Lisburn (UK Parliament constituency)
Former Borough constituency|
for the House of Commons
|Replaced by||South Antrim|
Lisburn was a United Kingdom Parliament constituency, in Ireland, returning one MP. It was an original constituency represented in Parliament when the Union of Great Britain and Ireland took effect on 1 January 1801.
Members of Parliament
|1 January 1801||George Hatton||Tory||1801: Co-opted|
|12 July 1802||Earl of Yarmouth||Tory|
|20 October 1812||Lord Henry Seymour Moore||Tory|
|29 June 1818||John Leslie Foster||Tory||Also returned by and elected to sit for Armagh City|
|22 February 1819||Horace Beauchamp Seymour||Tory|
|16 June 1826||Henry Meynell||Tory||Re-elected as a Conservative candidate|
|15 December 1832||Conservative 1|
|5 August 1847||Sir Horace Beauchamp Seymour||Peelite||Died 23 November 1851|
|5 January 1852||Sir James Emerson Tennent||Conservative||Resigned|
|11 December 1852||Roger Johnson Smyth 2||Liberal 3||Died 19 September 1853|
|14 October 1853||Jonathan Joseph Richardson 4||Liberal 3||Re-elected as a Conservative candidate|
|4 May 1859||Conservative||Resigned|
|23 February 1863||John Doherty Barbour||Liberal||Unseated on petition - new writ issued|
|23 June 1863||Edward Wingfield Verner||Conservative||Resigned|
|19 February 1873||Sir Richard Wallace, Bt||Conservative||Last MP for the constituency|
- 1 Walker (like F. W. S. Craig in his compilations of election results for Great Britain) classifies Tory candidates as Conservatives from 1832. The name Conservative was gradually adopted as a description for the Tories. The party is deemed to be named Conservative from the 1835 general election.
- 2 Smyth was classified by Walker as a Liberal. Stenton however describes him as "a moderate Conservative, in favour of free trade ...".
- 3 Walker (like F. W. S. Craig in his compilations of election results for Great Britain) classifies Whig, Radical and similar candidates as Liberals from 1832. The name Liberal was gradually adopted as a description for the Whigs and politicians allied with them, before the formal creation of the Liberal Party shortly after the 1859 general election.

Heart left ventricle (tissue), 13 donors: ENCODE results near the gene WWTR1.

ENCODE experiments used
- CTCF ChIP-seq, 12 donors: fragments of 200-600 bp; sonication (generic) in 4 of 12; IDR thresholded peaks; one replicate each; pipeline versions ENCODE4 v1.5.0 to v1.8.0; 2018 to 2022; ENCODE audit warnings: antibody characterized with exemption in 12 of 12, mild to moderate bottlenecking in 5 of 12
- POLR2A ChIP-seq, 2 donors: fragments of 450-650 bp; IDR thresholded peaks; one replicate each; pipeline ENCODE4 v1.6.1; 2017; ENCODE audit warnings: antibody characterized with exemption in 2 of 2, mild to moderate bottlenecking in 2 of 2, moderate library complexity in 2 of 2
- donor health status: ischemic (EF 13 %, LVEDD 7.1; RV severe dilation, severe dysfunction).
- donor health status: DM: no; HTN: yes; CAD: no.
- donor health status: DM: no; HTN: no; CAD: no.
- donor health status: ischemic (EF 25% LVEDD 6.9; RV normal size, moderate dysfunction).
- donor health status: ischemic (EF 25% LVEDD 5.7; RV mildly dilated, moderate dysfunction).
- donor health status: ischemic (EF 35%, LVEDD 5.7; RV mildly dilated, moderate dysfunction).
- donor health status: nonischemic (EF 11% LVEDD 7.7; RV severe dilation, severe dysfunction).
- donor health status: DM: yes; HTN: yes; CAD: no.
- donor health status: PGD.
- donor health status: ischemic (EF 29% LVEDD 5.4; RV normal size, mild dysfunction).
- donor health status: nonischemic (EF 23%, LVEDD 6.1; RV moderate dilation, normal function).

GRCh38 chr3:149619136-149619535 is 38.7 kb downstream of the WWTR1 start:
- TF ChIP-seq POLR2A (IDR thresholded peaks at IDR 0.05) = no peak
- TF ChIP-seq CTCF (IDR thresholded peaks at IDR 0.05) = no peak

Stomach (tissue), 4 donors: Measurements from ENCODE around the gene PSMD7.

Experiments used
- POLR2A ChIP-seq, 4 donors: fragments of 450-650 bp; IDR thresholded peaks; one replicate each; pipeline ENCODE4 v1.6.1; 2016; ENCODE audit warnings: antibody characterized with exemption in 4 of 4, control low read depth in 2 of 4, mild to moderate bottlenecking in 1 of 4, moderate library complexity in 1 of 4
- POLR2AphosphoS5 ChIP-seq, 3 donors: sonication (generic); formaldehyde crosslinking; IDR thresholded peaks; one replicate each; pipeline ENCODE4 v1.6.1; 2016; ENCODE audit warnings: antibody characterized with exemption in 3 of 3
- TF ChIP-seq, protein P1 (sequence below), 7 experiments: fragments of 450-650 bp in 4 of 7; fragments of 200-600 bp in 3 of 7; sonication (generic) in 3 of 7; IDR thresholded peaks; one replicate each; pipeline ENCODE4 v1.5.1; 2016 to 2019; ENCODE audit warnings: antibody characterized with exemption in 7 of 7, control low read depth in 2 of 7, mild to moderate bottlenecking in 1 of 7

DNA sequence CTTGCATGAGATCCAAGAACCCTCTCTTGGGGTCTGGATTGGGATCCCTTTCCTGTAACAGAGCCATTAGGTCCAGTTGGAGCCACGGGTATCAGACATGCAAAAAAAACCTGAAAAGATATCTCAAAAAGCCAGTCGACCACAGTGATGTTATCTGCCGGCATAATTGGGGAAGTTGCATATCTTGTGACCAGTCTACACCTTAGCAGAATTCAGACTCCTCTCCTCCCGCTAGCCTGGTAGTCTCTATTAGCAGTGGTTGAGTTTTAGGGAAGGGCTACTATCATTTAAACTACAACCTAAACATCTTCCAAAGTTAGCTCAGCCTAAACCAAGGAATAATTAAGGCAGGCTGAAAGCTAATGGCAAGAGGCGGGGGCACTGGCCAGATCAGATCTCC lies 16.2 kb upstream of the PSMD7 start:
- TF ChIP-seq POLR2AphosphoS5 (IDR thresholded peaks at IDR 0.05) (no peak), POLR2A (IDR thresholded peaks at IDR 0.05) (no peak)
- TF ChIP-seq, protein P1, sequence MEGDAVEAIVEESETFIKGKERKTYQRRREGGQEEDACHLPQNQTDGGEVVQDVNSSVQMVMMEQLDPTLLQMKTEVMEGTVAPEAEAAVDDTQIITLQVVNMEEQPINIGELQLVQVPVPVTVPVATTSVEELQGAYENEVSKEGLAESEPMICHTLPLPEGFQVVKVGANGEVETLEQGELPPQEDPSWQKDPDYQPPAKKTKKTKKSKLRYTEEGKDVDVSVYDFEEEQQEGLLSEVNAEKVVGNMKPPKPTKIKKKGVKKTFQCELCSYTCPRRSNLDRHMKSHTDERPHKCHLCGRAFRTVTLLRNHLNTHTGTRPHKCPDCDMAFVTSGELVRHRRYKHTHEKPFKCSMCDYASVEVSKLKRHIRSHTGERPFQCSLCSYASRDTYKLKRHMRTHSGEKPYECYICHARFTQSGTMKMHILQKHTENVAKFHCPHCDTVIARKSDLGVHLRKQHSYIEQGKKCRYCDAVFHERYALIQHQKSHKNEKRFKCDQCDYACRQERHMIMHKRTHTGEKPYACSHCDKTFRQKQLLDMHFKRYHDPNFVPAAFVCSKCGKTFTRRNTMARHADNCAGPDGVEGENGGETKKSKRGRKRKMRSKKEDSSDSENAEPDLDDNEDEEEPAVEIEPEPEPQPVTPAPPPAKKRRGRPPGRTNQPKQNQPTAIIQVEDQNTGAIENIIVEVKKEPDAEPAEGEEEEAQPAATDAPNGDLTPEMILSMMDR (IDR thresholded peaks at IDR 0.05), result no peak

- 4 Walker suggests J. J. Richardson (elected 1853), was a different person from Jonathan Richardson (elected as a Liberal in 1857 and as a Conservative in 1859). Stenton, whose entry for the MP is mostly based upon the 1862 edition of Dod's Parliamentary Companion, states that Jonathan Richardson was "First returned for Lisburn Oct. 1853, and sat until he accepted Chiltern Hundreds Feb. 1863".
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- The Parliaments of England by Henry Stooks Smith (1st edition published in three volumes 1844-50), 2nd edition edited (in one volume) by F.W.S. Craig (Political Reference Publications 1973)
- Parliamentary Election Results in Ireland, 1801-1922, edited by B.M. Walker (Royal Irish Academy 1978)
- Who's Who of British Members of Parliament: Volume I 1832-1885, edited by M. Stenton (The Harvester Press 1976)
- Leigh Rayment's Historical List of MPs – Constituencies beginning with "L" (part 3)